Instead of burdening India’s green entrepreneurs with the task of locating and building pumped storage sites, obtain environmental clearance and build them individually. It would be ideal for one or more specialised agencies to take on the job of buying the surplus power from grids into which renewable power is fed when it is generated, and using the power for which there is no immediate offtake to pump water to an elevation in multiple sites that are environmentally benign and cost-effective.

NHPC in the public sector and the Jaypee group in the private sector are experienced hydropower companies. They could act as aggregators of surplus power and create distributed pumped storage sites. Instead of turning to fragile mountains inside virgin forests, as hydel developers are wont to, they could explore new sites.

Why can’t every high-rise building also house pumped storage capacity? Instead of hunting for new locations on unexplored hills and mountains, why not run pipelines on the sides of mountains on whose slopes motorable roads already snake their way up and down?

This would call for inter-state transmission, or swapping of power, transforming the voltage at several stages, and require centralised coordination. That adds to cost. But this is vital, if India’s green power revolution is not also to wreak environmental havoc, and incur the cost of inexpert, non-specialised storage.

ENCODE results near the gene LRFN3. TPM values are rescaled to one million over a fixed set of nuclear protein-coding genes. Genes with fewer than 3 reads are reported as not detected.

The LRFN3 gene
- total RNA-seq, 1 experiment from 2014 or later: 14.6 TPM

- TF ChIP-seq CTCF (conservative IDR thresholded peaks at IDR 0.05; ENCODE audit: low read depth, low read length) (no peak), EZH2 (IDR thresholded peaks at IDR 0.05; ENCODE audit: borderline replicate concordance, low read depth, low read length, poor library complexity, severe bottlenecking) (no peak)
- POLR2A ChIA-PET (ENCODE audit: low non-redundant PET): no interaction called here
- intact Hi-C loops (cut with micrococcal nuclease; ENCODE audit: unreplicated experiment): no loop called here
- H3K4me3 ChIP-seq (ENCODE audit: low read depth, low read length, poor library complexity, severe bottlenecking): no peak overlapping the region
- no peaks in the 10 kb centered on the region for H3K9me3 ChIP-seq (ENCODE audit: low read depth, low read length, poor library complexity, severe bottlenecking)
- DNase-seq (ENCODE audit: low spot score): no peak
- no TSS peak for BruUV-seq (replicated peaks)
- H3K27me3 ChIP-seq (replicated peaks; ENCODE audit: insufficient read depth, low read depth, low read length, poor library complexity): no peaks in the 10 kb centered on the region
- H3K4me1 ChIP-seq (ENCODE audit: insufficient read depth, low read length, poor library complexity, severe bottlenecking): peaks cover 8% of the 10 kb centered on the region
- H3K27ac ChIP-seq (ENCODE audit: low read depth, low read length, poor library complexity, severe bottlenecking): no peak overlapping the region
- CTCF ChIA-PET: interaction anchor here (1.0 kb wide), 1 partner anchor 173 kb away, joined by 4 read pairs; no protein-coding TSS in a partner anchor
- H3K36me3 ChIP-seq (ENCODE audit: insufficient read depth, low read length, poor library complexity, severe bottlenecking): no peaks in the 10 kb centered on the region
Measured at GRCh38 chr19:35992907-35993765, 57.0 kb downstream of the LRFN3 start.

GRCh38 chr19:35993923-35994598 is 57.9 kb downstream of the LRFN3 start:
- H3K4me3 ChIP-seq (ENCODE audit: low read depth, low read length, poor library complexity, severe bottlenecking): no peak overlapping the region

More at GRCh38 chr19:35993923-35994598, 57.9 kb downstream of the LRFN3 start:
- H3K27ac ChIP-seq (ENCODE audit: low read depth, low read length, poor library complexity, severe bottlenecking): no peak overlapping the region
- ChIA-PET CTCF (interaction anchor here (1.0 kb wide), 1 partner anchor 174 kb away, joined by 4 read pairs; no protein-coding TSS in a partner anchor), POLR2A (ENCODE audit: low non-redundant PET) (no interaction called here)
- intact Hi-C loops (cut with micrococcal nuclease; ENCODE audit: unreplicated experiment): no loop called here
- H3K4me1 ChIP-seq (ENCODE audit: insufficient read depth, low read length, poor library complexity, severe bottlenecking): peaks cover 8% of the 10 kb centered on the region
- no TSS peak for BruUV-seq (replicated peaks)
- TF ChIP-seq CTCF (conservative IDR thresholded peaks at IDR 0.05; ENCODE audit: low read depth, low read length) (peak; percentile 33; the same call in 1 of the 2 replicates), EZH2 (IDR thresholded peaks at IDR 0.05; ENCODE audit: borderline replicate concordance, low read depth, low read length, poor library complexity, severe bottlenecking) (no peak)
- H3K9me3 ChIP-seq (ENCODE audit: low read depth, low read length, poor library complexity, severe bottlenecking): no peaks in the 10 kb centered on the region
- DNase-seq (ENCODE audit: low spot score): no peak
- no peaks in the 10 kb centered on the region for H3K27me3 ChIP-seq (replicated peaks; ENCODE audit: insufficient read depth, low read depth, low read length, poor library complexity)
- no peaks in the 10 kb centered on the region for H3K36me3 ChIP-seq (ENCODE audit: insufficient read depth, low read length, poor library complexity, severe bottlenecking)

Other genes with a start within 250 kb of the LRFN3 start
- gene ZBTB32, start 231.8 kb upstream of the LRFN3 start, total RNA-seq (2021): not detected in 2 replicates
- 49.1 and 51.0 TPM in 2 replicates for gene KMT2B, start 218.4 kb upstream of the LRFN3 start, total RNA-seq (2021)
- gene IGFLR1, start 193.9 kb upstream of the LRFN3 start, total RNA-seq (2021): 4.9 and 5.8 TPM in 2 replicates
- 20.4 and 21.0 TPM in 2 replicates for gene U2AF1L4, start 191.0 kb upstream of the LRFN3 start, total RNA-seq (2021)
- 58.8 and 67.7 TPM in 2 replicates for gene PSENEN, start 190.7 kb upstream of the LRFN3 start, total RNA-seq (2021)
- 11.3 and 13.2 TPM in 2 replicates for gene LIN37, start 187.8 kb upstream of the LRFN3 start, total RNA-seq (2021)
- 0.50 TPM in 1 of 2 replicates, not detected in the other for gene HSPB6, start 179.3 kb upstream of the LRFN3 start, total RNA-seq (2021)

TK Arun is a senior journalist based in Delhi.

The article was first published in The Economic Times as How to ensure India’s green power revolution doesn’t also wreak ecological damage on April 02, 2024.

Disclaimer: All views expressed in the article belong solely to the author and not necessarily to the organisation.

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Acknowledgment: This article was posted by Tanu Paliwal, a research intern at IMPRI.